"In Search Of"

Red-breasted Nuthatch

        If you saw a great number of people last week in southern Utah, with binoculars around their neck, and a searching look in their eyes, they were here for the St. George Winter Bird Festival. If you’ve never ‘birded’, you would think they’re a weird lot. They walk softly, whisper, do a lot of pointing and sneaking tactics. They are found next to ponds, lakes, on the side of busy roads, in parks, climbing mountains, and even at the waste treatment plant. They are always looking up, their heads arenuthatch poked out of the car windows, and they carry a paper pad and pencil.

        I was one of them. I don’t mind being weird if it is a chance to spend time outdoors. Birding is a great sport because it includes the whole family. Southern Utah is full of new paved walking trails. You can set your own time table to go, but early is better. All you need is a pair of binoculars, a bird book and a desire to spend time outdoors.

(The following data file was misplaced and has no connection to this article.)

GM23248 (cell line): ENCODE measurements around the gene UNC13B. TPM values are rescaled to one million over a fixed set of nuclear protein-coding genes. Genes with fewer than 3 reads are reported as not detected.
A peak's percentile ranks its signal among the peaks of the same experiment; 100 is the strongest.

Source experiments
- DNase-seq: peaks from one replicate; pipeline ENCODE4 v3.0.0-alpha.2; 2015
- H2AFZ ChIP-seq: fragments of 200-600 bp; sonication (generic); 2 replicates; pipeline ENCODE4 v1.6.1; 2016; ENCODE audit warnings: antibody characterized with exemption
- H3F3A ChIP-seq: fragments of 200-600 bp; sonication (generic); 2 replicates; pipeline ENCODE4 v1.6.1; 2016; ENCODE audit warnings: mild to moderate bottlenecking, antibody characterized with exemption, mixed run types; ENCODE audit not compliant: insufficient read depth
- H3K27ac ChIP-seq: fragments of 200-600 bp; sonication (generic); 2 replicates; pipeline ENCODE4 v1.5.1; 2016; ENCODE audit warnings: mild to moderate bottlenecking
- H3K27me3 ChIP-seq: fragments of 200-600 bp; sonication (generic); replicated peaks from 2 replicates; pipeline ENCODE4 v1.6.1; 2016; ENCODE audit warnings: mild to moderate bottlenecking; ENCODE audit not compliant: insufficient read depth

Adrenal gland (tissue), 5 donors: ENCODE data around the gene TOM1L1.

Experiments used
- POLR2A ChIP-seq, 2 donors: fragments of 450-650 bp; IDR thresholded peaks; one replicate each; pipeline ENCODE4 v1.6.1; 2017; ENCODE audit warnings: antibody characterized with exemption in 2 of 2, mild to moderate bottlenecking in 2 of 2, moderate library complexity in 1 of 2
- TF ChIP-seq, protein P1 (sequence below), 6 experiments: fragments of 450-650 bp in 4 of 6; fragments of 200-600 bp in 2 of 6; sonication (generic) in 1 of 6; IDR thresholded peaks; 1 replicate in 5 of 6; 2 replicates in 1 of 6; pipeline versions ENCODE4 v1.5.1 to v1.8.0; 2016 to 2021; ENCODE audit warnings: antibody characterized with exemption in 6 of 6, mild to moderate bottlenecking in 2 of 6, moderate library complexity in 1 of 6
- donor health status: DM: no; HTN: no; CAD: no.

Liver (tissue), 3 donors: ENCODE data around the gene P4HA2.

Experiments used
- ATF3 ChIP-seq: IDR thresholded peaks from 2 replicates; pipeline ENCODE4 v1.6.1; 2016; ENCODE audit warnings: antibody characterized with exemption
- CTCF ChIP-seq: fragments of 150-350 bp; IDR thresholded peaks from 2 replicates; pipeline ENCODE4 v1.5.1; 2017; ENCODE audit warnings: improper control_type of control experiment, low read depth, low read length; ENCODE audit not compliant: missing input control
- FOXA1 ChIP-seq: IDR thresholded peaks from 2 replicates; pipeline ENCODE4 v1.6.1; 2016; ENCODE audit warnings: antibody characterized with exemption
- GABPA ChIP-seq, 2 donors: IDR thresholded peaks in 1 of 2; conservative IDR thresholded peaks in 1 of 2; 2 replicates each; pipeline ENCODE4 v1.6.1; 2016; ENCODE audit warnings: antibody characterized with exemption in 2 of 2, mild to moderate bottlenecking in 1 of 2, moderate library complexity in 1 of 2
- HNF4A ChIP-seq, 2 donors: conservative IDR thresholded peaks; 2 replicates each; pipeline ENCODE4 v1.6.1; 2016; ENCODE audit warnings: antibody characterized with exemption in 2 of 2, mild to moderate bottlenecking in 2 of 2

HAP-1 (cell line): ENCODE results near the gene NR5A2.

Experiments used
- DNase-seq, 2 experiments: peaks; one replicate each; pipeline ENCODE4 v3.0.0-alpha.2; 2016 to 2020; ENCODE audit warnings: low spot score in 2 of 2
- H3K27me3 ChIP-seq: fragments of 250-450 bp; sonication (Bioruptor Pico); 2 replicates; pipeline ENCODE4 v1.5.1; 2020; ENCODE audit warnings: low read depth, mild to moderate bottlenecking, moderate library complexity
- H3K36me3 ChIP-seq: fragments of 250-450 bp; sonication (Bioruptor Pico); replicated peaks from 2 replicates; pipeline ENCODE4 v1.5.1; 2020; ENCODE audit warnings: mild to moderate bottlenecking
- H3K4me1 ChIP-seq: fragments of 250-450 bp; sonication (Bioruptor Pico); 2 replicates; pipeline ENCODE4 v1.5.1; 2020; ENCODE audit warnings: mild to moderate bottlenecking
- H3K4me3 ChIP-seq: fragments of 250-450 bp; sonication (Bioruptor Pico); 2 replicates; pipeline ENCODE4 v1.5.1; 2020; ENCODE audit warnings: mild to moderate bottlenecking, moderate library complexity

The festival was a great experience for kids. They made bird houses, bird feeders, and drew bird pictures. Carson Horsepool, 9 years old, was in the ‘Birding for Kids’ workshop. This is his picture of the Red-breasted Nuthatch.  Thank you Carson.  You did an excellent job.

        Learn more about the wonderful world outside. Red Cliffs Audubon General Meeting will be Wednesday, February 11, at 7:00 p.m. in the Tonaquint Nature Center. Guest speaker Richard Spotts will present "Moving toward a sustainable future". It’s all about loving the outdoors and taking care of it. Come early and enjoy the pond and its visitors. For more information, call Marilyn Davis 435 673-0996.


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